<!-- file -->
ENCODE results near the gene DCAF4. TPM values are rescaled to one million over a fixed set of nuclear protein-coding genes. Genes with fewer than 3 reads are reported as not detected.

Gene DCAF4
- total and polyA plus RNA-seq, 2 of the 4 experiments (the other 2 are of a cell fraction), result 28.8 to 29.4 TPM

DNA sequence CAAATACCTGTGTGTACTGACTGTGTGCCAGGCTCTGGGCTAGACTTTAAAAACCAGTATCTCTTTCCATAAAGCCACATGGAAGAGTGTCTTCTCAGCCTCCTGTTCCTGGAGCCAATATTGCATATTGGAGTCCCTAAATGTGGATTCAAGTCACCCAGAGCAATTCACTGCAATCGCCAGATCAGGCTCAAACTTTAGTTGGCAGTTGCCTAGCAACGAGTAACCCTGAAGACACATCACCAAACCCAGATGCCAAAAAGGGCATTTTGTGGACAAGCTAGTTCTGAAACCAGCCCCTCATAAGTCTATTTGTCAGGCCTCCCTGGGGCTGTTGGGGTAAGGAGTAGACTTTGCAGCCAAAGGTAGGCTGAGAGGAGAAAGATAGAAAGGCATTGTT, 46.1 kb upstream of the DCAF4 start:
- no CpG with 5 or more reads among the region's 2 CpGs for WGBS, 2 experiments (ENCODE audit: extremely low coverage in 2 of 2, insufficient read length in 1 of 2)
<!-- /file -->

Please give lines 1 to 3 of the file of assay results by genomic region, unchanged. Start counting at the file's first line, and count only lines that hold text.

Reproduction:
ENCODE results near the gene DCAF4. TPM values are rescaled to one million over a fixed set of nuclear protein-coding genes. Genes with fewer than 3 reads are reported as not detected.

Gene DCAF4
- total and polyA plus RNA-seq, 2 of the 4 experiments (the other 2 are of a cell fraction), result 28.8 to 29.4 TPM